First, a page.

An Interview with a Kató Translator: Prison Yoga and Moving Smiles


#1

Every translator has their own story to tell, and today, the spotlight falls on @patriciacassoni , one of Translators without Borders’ (TWB’s) most active Kató Translator who describes herself as “humbly seeking freedom, truth and justice through yoga”, volunteering out of a desire to give something back to people in need.

:pen: The facts:

  • Volunteering with TWB since 2012
  • Language pairs: Portuguese and English to Spanish
  • Total tasks completed: 297
  • Word count to date: 360,000

Patricia-Cassoni-1

Patricia has worked on various projects, from translating a yoga book for the Prison Yoga Project, to a letter from MPs following the murder of Jo Cox, work on the subject of refugees and migrants, Operation Smile, Médecins Sans Frontières (Doctors without Borders), and the International Organization for Migration. Read more about these projects in our blog post.

Within TWB’s community of Kató translators, Patricia is both mentor and student, sharing her knowledge and skills with colleagues, and also benefiting from their experiences too.

Belonging to TWB’s community of Kató translators is very interesting. Once, a judicial translator from California contacted me and asked my opinion about her work. It was funny because I had been a judicial translator for fifteen years and this girl did not know it.

Patricia is an excellent example of how participating in the TWB’s community can not only benefit volunteer translators, but how it can also make the world feel like a smaller, less divided place. :world_map:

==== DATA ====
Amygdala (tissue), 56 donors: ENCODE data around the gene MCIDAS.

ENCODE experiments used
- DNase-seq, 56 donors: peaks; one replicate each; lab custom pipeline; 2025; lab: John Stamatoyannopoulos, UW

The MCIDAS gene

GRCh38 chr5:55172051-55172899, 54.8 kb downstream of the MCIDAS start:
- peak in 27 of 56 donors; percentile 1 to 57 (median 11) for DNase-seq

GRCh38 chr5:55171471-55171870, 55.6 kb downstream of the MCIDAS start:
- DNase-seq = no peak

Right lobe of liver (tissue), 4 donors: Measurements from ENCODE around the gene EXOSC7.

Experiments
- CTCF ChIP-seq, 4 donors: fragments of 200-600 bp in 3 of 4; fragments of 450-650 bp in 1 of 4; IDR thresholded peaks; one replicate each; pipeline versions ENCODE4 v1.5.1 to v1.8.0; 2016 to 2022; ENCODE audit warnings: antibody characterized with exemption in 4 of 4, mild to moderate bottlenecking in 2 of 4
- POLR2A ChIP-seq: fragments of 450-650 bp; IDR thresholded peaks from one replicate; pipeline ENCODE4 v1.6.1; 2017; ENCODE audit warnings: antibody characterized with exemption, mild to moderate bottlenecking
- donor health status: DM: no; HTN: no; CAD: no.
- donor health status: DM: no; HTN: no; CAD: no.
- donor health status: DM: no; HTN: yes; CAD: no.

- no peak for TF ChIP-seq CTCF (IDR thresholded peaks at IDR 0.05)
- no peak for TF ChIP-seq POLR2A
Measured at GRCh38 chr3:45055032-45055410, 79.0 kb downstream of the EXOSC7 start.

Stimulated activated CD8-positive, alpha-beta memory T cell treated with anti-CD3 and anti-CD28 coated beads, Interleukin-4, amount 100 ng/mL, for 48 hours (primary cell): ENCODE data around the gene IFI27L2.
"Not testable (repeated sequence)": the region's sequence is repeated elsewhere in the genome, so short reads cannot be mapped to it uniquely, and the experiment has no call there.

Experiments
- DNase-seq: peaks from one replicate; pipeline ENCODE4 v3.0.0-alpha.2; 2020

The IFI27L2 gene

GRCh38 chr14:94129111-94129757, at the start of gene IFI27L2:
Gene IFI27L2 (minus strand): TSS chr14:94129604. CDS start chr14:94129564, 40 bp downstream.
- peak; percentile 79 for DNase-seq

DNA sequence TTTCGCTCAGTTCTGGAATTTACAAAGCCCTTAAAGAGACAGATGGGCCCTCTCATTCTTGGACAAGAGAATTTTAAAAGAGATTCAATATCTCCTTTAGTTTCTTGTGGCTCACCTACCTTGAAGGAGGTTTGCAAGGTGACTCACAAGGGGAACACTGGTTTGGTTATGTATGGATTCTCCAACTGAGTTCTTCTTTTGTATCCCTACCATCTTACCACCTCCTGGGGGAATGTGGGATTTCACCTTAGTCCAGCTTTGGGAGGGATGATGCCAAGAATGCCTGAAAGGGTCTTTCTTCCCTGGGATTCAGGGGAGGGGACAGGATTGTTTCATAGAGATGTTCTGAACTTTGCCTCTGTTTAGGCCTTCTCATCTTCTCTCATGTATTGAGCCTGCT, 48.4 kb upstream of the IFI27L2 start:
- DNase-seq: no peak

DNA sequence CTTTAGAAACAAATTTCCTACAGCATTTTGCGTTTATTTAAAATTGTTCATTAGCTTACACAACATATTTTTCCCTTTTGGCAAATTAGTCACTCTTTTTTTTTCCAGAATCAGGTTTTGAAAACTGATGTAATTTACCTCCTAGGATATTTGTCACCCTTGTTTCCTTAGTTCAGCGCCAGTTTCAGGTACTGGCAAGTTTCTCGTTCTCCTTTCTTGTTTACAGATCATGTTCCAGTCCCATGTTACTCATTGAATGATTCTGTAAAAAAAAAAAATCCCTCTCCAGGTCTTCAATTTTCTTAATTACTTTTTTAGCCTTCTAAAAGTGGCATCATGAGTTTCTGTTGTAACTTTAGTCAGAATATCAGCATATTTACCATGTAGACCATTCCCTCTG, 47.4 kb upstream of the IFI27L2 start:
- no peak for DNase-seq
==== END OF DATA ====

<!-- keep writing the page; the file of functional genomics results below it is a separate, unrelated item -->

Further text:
Respond to Patricia’s interview below, and let us know what are the most interesting projects you have taken part in as a Kató Translator?

Patricia leaves us with some words of advice:

keep on working with a smile, without expecting anything, and pursue quality in all projects.

What would be your advice to other aspiring volunteers? To get in touch about any of the topics mentioned in this post, and to leave feedback please join the discussion here, or send an email to translators@translatorswithoutborders.org.


#2

This looks fab! Thank you for your contribution to our community, @patriciacassoni. Volunteer work requires you keep the end result in mind, and the projects Patricia has worked for clearly make a difference – you can read the blog for more about the Prison Yoga Project and Operation Smile.


#3

Nice job, Patricia. Hard work always show commitment and enthusiasm to complete a task.
Really interesting your experience and joy for the work done.
CONGRATS!


#4

Congratulations @patriciacassoni !


#5

I never got around to reading this! Congrats @patriciacassoni! It is a pleasure working with you :slight_smile:


#6

Another interesting TWB story, @ambra … Congratulation @patriciacassoni !

Yes, it’s very intereresting and very useful to help, too.

Experience on field is very important. I’ve also been a sworn interpreter and translator for German courts and notaries for a decade, before moving to Austria.


#7

Thank you so much for your comments, Cristina! Hope I won’t intrude: you can’t work in Austria courts and notaries? I’m just curious about how that works, do you have to be a sworn interpreter in that country? I thought it depended on the language.


#8

@ambra No more interested in Court Certification … Similar language, but different law system and terminology. Admission is expensive: application fee, literature, examination and association. No assignment can be refused in both languages - not even if handwritten docs, or in a field which I don’t know. Or if, now living in the countryside, they require only “one hour” court interpreting, but “very far away”.


#9

Sounds like a lot of troubles indeed :smiley: thanks for explaining!